The day I arrived in Matamata was glorious: blue sky, warm air, and just a few big white clouds to add depth in the pictures. I checked in at the Matamata Backpackers hostel, a recent venue with a relaxed atmosphere, where I would stay two nights.

Reasons to visit this small, otherwise boring town are twofold: Wairere Falls, and Hobbiton.
The former is the highest waterfall on the North Island, an impressive 153-meter drop with a path leading up to the top. The second is the world-famous movie set, featuring the hobbit holes from the beginning of both Lord of the Rings and The Hobbit trilogies by Peter Jackson.

I left my stuff at the hostel, booked a tour to Hobbiton for the morning after, then rented a bike from the hostel: 15$ (9€) for the whole day, with no time limit on when to bring it back, that was a lovely deal I intended to take advantage of.

I packed all my photo gear, including the tripod, and started the ride to Wairere Falls. 15 km, that’s not big a deal… is it? I quickly realized that, with such a heavy backpack and a mountain bike, it would actually be quite a painful trip. But I endured, and arrived at the bottom of the falls three hours before sunset.

There started the ascent, in the forest. The beginning was simple, with easy gradients. A short detour offered a nice view over the Waikato plains’ rolling hills, that looked pretty under the deep blue sky. Then it started to get steeper, with stairs. I had to make a couple of breaks on the way; the bike ride had taken its toll.

I saw more people coming down than climbing up, which made me happy I didn’t have to rely on hitch-riding to go back to town. It was very windy at the top, and other visitors did not linger longer than the time needed for a few pictures.

I had other plans of course, and started thinking of the pictures I could take at sunset. The water level was low enough to allow the crossing, so I ventured around the top, looking for nice angles. The reason I had the tripod with me was that I wanted to play with filters and long exposures – so I did.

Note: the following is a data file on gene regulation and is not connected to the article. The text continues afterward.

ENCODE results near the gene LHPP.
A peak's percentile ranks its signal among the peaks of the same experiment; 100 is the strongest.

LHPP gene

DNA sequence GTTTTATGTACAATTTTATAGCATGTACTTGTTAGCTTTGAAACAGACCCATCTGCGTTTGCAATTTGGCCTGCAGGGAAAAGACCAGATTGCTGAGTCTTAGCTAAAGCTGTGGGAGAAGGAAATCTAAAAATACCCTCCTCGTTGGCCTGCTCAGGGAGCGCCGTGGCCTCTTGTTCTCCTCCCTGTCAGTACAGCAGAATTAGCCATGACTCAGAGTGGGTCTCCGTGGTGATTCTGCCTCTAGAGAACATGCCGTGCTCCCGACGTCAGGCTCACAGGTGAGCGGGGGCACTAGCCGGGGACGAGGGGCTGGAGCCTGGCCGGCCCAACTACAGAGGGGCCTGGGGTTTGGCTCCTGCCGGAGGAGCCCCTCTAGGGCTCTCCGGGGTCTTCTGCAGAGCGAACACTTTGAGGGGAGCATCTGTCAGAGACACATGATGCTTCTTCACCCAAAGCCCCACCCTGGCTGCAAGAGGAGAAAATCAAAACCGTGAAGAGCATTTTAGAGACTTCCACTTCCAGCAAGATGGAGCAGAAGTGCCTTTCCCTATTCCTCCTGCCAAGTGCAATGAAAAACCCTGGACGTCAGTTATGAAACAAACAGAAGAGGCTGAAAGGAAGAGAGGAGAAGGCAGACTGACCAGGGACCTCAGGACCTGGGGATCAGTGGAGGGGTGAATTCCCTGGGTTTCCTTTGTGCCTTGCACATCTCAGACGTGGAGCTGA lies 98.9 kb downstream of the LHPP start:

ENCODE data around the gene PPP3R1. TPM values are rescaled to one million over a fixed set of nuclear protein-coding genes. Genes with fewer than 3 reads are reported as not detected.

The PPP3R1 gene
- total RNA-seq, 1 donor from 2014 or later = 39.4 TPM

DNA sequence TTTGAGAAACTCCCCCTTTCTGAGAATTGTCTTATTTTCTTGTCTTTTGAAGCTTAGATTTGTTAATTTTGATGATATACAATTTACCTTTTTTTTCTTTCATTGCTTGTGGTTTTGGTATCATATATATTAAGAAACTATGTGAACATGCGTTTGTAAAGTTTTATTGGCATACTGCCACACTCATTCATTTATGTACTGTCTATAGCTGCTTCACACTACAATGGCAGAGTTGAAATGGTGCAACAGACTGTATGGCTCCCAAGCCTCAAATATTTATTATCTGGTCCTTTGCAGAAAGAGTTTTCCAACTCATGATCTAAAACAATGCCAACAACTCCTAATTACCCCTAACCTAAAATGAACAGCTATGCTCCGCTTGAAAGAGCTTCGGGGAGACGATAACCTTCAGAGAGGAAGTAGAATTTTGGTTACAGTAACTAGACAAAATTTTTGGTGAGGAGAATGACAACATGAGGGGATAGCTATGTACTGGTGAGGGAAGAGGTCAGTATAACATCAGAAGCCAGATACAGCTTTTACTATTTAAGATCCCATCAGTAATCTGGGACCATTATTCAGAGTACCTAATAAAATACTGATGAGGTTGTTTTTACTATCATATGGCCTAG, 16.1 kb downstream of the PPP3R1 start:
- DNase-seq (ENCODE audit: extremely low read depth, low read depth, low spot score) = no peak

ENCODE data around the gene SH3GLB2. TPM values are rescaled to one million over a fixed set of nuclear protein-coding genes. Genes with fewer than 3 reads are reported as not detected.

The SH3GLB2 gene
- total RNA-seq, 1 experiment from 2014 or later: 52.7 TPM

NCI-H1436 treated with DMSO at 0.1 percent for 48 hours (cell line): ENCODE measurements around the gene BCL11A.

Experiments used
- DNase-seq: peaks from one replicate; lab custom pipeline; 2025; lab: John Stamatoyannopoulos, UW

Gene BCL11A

The sun set quickly, and soon I had to go down. I had taken my head torch with me – a life saver here, for it helps me move around dormitories at night without waking my roommates up, chase kiwis and climb down waterfalls. I was cautious, and the descent was eventless – except for two encounters.

At the first viewing platform, I met a Common brushtail possum (Trichosurus vulpecula), the plague of New Zealand. It eats everything, from bird eggs to seeds, and people here say a good possum is a dead possum. It looked at me from its tree, certainly not used to seeing people there after the advent of night, but definitely not frightened. Just… curious. It was also very cute.

I took more pictures of the waterfall, then continued on.

A bit later, I started to hear Moreporks (Ninox novaeseelandiae), the local owls, singing in the trees. A pair seemed very close, so I wandered off the path, climbing from rock to rock along the river, staring up with my torch, until I found two shiny spots looking down from the canopy. Sure thing, an owl was looking at me from there! Soon after, I found a second one. What a delight!

When I emerged on the car park, I could see stars in the sky. The long ride home began, but in the dark, it felt different, and not as annoying as the afternoon trip. I was exhausted anyway when I arrived at the hostel, and it didn’t take me long before going to bed.

In the morning, I went to Hobbiton. This place seems to be divisive, and many think it’s an expensive tourist trap. On the other hand, all those I met and had been there told me it was a magical place, so I wanted to see for myself.

Spoiler alert: it was magical indeed.

Sure, you’re a bit herded along the path, for many groups follow each other, but you still have time to enjoy the place, the cute hobbit holes, the round colorful doors, the gardens (“only” 98% of it is real, kudos to the gardeners). It’s very photogenic, so for the photographer in me, it was a wonderful place.

At the end, I was pissed off by the people’s propensity to pose in front of each house – get out of my pics – but it didn’t spoil the overall pleasure.

My favourite!

The guide told us many anecdotes about when the movies were filmed there. In the end, we were moving towards the Green Dragon’s Inn when I noticed birds on the pond. Casually, I took my binoculars out of my backpack, and made two lifers: New Zealand scaup (Aythya novaeseelandiaea) and New Zealand grebe (Poliocephalus rufopectus). I was the only one with binoculars there 😀

Conclusion: Hobbiton is awesome.

At the hostel, I met many youngsters who worked there as guides. I enjoyed a relaxed afternoon and evening before moving on to Rotorua, where steamy adventures awaited. Stay tuned…


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6 thoughts on “Matamata

    1. Going down was ok, I was focused on my walk… the scary part was standing still while taking pics. All the sounds of the forest around me, the wind, that was actually frightening!

      Liked by 1 person

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